Alfonso Cuarón has finished filming his follow-up to Gravity and revealed details on the production at a press conference.
Written and directed by Cuarón, the film will be titled Roma and will portray the 1971 Corpus Christi Massacre where a paramilitary group known as the Halcones attacked a student protest over a slashed budget in a Mexico City. The death toll was never officially announced, but is estimated that about 50 were killed and dozens or even as many as 200 were wounded. Previously all that was known about Cuaron’s next feature was that it would take place over a year in the life of a middle-class family in the early 1970s in Mexico City.
Cuarón and production designer Eugenio Caballero filmed at the scene and had to close down streets in the process.
“We weren’t thinking about this frivolously,” Cuarón said. “We did this to re-create a historic moment in Mexicans’ consciousness…For that very reason it was essential to film this scene where the events happened.”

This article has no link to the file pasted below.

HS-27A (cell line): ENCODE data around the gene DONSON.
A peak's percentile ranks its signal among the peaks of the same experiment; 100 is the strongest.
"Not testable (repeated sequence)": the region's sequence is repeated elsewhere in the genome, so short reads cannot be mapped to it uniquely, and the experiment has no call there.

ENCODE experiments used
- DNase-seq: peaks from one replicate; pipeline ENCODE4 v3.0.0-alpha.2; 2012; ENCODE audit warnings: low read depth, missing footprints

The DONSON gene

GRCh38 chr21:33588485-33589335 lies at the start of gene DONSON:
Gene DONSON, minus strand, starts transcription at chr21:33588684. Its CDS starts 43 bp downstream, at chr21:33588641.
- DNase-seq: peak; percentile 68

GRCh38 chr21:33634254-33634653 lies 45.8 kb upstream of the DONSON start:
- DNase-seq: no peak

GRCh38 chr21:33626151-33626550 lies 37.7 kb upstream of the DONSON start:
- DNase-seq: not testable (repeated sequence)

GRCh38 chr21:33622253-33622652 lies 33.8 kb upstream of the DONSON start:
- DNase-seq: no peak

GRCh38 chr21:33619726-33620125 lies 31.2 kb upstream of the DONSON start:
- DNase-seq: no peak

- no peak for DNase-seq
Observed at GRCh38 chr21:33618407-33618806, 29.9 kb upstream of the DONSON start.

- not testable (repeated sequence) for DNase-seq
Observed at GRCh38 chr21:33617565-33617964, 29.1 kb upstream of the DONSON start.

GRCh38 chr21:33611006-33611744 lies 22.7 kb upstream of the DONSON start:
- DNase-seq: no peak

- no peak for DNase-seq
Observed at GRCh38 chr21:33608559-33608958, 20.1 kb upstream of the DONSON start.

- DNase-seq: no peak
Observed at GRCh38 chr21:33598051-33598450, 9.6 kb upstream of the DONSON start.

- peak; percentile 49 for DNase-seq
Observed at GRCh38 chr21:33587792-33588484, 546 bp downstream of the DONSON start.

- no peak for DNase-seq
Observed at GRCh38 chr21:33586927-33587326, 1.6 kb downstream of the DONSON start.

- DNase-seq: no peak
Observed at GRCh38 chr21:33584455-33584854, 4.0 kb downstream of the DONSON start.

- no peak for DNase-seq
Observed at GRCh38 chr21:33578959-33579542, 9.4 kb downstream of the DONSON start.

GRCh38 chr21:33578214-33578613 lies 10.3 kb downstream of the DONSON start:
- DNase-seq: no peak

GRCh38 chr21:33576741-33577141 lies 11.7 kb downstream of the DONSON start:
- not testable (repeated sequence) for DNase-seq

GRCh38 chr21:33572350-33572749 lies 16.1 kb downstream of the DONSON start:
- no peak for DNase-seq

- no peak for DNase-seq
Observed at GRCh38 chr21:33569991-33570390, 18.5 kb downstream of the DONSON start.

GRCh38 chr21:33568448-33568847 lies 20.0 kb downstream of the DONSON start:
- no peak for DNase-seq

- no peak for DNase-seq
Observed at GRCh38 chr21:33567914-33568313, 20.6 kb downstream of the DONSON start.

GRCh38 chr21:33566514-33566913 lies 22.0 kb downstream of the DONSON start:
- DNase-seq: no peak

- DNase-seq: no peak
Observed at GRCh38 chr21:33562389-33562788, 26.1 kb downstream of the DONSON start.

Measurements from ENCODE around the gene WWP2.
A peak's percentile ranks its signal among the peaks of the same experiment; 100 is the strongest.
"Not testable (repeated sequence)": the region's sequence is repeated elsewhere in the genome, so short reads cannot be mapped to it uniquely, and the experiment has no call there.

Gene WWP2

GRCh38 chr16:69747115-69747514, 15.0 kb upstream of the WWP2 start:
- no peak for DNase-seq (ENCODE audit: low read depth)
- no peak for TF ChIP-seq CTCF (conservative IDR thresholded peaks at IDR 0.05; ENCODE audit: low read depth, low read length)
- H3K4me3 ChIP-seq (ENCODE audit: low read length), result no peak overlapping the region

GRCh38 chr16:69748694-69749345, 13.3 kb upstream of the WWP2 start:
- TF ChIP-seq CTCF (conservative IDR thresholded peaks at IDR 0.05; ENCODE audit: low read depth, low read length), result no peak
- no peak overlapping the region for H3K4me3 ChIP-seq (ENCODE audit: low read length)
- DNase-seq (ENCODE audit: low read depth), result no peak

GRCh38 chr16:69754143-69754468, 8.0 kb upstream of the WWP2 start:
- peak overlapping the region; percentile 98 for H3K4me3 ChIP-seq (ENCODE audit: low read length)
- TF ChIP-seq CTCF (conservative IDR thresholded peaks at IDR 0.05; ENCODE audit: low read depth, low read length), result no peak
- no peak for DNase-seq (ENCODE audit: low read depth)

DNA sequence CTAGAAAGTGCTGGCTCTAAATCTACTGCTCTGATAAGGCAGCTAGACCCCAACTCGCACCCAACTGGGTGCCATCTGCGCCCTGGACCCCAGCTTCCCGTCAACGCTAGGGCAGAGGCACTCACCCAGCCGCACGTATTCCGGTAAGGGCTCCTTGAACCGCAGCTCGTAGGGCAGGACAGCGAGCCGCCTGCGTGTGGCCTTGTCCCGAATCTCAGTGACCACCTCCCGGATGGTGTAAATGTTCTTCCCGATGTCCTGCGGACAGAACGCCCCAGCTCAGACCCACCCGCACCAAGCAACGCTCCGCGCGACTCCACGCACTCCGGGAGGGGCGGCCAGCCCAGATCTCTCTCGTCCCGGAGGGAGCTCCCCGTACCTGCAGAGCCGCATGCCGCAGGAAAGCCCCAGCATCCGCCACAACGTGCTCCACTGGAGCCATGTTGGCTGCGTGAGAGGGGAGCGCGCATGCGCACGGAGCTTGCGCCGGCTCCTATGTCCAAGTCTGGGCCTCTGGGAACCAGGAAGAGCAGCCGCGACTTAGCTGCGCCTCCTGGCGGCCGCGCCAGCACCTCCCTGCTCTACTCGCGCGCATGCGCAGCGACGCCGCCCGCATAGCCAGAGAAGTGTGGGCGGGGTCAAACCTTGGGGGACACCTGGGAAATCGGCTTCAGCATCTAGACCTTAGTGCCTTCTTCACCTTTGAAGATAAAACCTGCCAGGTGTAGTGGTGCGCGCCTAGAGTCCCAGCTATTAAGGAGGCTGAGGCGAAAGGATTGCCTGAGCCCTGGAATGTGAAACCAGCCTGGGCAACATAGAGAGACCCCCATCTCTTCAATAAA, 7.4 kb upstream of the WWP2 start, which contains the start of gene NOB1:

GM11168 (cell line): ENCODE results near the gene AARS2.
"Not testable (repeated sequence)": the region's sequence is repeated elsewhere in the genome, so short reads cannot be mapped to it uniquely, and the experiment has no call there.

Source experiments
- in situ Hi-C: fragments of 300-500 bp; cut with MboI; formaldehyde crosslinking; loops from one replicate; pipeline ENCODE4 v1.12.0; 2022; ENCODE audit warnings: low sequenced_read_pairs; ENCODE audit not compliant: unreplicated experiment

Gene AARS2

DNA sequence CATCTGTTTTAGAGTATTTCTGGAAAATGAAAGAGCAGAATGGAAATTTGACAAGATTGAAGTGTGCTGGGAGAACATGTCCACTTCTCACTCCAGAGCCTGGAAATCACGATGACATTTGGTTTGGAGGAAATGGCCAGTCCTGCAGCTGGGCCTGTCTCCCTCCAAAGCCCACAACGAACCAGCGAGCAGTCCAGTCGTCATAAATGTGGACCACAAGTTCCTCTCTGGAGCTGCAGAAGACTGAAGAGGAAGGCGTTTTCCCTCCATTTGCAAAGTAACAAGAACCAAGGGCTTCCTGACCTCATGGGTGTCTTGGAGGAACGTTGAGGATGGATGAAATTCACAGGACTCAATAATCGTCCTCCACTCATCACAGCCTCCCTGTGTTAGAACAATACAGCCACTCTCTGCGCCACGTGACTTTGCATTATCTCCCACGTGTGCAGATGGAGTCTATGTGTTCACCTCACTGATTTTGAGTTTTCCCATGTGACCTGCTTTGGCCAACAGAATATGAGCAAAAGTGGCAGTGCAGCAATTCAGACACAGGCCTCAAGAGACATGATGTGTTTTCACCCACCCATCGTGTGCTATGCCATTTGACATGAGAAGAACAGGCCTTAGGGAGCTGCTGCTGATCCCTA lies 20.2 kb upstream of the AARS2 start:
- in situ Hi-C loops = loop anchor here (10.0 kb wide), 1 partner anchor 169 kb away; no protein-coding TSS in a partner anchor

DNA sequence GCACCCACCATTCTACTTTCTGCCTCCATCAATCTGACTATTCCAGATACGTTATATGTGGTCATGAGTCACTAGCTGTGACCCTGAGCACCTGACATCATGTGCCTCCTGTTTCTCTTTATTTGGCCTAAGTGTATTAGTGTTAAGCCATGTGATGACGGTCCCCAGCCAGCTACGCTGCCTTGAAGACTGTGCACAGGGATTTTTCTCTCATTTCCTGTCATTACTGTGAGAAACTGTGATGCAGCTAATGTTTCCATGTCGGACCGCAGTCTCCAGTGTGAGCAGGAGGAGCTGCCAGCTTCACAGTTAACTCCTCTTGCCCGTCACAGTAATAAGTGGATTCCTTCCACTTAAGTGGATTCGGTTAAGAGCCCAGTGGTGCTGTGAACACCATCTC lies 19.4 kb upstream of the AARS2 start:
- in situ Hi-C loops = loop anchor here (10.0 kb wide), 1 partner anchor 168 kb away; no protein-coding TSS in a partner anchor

“By the nature of the project, being a period film, we had to close streets,” Caballero said. “In addition to the support from the authorities, the people understood what the project was about and it was interesting to talk about that city for which many people were stirred by nostalgia.”
The movie was also apparently shot on 70mm by cinematographer Galo Olivares, replacing Cuarón’s usual cinematographer Emmanuel Lubezki who couldn’t film due to a scheduling conflict, according to The Playlist.
Cuarón’s most recent film was the Sandra Bullock sci-fi thriller Gravity. Before that it was the dystopian thriller Children of Men and the third Harry Potter film, Harry Potter and the Prisoner of Azkaban.